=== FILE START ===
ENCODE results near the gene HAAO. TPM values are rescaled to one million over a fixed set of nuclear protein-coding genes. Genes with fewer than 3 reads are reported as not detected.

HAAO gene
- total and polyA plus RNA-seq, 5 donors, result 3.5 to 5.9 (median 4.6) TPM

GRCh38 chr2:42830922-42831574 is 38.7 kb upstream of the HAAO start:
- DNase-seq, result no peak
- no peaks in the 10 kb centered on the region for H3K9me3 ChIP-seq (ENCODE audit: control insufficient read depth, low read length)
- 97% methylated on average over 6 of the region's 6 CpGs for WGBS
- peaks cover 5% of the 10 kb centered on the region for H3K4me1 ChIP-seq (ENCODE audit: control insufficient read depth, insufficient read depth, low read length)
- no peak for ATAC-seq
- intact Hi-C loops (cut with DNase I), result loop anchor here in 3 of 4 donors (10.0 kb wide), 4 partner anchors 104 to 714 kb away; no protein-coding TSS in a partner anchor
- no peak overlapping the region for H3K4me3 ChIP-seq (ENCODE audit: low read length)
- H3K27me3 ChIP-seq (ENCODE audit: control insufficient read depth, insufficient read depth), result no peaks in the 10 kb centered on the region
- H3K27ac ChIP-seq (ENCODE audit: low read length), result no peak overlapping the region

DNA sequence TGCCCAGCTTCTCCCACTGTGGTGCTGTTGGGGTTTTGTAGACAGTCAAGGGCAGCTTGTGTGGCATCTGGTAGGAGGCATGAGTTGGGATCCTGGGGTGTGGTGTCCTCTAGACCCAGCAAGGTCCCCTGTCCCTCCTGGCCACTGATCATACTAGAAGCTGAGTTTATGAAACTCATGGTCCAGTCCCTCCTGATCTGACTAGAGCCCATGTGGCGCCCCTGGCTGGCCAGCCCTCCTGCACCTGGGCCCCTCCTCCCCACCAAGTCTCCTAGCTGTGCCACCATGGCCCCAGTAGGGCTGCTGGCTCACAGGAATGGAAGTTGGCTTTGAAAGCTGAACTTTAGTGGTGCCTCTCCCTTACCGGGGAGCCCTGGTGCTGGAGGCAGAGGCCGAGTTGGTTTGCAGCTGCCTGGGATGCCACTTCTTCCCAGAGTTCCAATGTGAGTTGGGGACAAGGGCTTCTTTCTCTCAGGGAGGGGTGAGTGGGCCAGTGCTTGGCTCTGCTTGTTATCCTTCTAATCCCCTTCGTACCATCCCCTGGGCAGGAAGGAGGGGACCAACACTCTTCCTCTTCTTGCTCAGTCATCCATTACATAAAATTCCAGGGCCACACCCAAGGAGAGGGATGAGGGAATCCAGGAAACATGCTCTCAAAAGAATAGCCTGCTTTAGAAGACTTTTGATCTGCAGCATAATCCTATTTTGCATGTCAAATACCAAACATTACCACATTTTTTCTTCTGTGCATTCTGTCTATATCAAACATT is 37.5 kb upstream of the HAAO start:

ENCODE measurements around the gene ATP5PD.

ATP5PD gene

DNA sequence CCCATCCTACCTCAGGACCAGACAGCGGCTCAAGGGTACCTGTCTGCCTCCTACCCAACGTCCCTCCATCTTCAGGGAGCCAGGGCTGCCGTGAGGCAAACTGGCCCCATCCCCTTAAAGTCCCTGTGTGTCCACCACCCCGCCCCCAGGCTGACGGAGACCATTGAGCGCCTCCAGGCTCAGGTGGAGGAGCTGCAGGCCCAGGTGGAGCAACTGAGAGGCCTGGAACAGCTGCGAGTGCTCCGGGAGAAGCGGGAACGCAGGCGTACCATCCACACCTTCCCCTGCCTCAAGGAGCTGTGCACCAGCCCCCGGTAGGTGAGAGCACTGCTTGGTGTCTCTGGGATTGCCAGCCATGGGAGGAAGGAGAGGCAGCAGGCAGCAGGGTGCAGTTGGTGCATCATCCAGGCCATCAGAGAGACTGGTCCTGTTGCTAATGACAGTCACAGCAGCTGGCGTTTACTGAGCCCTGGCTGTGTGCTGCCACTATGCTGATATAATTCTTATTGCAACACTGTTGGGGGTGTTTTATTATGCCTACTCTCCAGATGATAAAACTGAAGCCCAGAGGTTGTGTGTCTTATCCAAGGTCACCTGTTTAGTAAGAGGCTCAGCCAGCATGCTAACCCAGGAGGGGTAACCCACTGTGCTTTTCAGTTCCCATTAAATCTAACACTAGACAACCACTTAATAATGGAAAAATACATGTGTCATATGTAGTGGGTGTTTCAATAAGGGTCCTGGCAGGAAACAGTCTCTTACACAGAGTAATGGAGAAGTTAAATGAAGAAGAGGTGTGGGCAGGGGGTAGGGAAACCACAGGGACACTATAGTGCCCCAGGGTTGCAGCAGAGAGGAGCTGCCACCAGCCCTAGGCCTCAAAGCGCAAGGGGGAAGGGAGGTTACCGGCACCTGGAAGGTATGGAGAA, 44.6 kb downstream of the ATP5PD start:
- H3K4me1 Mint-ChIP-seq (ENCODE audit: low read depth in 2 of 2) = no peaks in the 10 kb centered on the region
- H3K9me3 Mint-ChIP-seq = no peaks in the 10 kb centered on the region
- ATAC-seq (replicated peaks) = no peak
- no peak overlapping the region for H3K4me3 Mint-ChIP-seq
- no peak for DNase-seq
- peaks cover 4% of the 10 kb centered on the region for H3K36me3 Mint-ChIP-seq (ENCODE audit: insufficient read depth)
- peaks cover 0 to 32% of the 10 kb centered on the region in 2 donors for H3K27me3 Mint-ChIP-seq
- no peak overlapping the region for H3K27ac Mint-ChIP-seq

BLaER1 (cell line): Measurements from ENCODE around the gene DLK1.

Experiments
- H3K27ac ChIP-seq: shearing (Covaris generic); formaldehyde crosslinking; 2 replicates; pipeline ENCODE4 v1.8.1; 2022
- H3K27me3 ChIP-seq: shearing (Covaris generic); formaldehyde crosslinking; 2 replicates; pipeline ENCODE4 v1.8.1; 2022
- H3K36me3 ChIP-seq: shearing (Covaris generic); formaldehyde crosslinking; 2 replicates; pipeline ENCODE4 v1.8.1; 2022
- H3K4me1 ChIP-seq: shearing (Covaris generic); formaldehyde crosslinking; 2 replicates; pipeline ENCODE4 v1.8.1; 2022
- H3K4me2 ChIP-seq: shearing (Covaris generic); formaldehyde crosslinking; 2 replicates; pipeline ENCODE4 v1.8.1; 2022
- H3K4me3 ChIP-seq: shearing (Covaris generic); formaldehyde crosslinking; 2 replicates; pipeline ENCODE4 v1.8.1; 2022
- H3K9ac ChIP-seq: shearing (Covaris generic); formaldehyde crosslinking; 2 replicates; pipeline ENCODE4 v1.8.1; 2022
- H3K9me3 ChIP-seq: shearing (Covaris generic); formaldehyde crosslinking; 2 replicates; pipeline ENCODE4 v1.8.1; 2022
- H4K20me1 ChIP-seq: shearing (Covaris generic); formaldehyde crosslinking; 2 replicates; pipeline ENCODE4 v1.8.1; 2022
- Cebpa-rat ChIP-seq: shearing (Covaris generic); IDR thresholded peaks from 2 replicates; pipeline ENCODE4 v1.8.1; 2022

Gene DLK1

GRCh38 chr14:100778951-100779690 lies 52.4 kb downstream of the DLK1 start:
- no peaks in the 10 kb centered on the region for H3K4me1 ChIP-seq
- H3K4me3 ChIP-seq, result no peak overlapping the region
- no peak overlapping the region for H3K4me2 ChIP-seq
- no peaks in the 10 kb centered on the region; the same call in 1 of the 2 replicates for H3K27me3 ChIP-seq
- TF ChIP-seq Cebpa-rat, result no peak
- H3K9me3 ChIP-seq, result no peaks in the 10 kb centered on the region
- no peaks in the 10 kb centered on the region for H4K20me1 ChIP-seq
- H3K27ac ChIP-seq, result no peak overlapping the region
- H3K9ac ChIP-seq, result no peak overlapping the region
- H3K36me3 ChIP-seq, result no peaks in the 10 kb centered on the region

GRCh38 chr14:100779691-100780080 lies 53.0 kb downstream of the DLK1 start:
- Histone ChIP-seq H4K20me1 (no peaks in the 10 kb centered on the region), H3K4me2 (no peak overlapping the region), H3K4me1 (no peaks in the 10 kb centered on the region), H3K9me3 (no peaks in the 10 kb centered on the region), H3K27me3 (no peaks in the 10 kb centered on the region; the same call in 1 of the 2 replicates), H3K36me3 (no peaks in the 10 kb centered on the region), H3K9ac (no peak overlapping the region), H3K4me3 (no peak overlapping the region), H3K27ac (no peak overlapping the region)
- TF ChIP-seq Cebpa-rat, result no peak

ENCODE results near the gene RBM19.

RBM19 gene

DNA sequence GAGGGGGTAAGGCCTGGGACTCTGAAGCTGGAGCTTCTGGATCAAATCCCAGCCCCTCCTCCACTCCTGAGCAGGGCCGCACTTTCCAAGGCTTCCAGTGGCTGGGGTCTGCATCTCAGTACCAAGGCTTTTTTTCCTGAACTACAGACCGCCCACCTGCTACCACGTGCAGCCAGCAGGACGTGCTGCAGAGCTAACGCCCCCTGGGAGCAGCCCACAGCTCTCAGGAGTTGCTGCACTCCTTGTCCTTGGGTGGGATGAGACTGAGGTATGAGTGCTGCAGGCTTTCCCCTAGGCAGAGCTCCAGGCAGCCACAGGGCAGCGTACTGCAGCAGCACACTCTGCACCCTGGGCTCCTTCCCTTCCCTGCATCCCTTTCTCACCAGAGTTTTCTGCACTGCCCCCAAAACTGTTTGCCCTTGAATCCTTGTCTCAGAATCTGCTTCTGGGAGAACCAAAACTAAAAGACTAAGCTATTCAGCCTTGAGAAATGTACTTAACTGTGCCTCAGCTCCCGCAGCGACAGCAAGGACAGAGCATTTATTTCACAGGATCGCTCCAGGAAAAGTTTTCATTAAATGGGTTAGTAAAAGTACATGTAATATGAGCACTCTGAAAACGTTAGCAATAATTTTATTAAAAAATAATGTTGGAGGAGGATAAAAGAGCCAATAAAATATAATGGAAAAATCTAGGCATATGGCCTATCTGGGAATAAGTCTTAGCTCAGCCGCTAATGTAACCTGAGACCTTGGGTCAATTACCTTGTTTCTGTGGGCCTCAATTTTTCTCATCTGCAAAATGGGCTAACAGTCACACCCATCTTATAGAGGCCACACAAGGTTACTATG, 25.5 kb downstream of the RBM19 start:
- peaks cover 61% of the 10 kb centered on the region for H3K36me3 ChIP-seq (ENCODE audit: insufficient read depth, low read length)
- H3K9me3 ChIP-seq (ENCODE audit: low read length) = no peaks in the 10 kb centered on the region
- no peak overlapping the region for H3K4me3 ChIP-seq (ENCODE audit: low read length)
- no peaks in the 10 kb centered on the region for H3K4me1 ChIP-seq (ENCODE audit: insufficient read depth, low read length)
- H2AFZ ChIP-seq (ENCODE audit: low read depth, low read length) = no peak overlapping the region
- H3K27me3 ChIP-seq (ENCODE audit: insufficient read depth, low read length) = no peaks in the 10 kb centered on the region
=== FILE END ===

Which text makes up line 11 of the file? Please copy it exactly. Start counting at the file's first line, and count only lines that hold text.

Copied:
- no peak overlapping the region for H3K4me3 ChIP-seq (ENCODE audit: low read length)